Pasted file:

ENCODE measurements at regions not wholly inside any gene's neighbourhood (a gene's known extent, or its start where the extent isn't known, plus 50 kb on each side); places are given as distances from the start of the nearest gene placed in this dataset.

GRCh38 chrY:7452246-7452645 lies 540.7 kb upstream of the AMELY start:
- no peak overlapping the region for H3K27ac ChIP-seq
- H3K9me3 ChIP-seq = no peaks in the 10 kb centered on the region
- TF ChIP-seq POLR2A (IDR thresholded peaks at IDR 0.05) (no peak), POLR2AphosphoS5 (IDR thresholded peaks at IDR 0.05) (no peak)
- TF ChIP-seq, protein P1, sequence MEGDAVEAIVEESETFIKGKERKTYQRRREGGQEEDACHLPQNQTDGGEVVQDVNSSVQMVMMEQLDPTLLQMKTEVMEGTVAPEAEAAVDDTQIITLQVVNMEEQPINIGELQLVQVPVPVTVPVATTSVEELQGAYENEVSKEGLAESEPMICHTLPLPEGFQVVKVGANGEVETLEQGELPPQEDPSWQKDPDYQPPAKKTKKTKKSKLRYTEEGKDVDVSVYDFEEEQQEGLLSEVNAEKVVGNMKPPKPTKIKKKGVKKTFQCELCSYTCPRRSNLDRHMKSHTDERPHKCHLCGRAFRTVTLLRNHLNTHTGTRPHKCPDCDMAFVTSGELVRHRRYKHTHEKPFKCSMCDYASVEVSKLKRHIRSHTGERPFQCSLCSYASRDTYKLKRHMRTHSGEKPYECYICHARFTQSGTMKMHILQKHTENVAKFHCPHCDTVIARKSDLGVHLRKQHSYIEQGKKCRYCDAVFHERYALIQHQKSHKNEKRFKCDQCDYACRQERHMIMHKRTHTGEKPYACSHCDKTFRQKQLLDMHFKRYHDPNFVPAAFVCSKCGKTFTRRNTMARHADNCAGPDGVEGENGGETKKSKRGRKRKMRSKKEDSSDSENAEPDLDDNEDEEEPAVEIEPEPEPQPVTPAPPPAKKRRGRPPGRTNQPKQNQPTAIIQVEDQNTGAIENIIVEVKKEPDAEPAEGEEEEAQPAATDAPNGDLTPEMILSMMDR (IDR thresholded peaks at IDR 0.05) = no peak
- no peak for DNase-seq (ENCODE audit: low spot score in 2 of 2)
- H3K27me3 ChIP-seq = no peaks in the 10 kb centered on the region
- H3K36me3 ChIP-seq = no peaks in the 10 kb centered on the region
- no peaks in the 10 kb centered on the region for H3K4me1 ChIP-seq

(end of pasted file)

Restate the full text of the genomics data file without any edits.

ENCODE measurements at regions not wholly inside any gene's neighbourhood (a gene's known extent, or its start where the extent isn't known, plus 50 kb on each side); places are given as distances from the start of the nearest gene placed in this dataset.

GRCh38 chrY:7452246-7452645 lies 540.7 kb upstream of the AMELY start:
- no peak overlapping the region for H3K27ac ChIP-seq
- H3K9me3 ChIP-seq = no peaks in the 10 kb centered on the region
- TF ChIP-seq POLR2A (IDR thresholded peaks at IDR 0.05) (no peak), POLR2AphosphoS5 (IDR thresholded peaks at IDR 0.05) (no peak)
- TF ChIP-seq, protein P1, sequence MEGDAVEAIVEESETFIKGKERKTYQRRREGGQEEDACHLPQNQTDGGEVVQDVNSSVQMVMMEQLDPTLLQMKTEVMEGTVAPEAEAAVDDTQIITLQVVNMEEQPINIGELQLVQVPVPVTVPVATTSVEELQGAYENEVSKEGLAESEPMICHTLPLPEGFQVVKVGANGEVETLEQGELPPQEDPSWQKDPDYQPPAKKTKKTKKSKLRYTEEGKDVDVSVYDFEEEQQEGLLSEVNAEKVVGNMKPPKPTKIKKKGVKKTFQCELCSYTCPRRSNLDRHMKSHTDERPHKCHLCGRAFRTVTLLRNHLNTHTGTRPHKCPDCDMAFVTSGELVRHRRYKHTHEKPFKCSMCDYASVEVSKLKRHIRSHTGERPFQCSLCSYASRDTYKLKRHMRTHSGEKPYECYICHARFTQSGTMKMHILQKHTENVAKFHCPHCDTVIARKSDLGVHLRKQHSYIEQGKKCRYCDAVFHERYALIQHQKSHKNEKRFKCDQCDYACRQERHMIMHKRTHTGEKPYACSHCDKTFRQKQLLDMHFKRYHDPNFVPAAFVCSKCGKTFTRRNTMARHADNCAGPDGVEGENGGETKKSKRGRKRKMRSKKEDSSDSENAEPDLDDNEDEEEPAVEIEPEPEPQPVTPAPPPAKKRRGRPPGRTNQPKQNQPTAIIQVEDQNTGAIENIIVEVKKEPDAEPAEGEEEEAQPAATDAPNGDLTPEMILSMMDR (IDR thresholded peaks at IDR 0.05) = no peak
- no peak for DNase-seq (ENCODE audit: low spot score in 2 of 2)
- H3K27me3 ChIP-seq = no peaks in the 10 kb centered on the region
- H3K36me3 ChIP-seq = no peaks in the 10 kb centered on the region
- no peaks in the 10 kb centered on the region for H3K4me1 ChIP-seq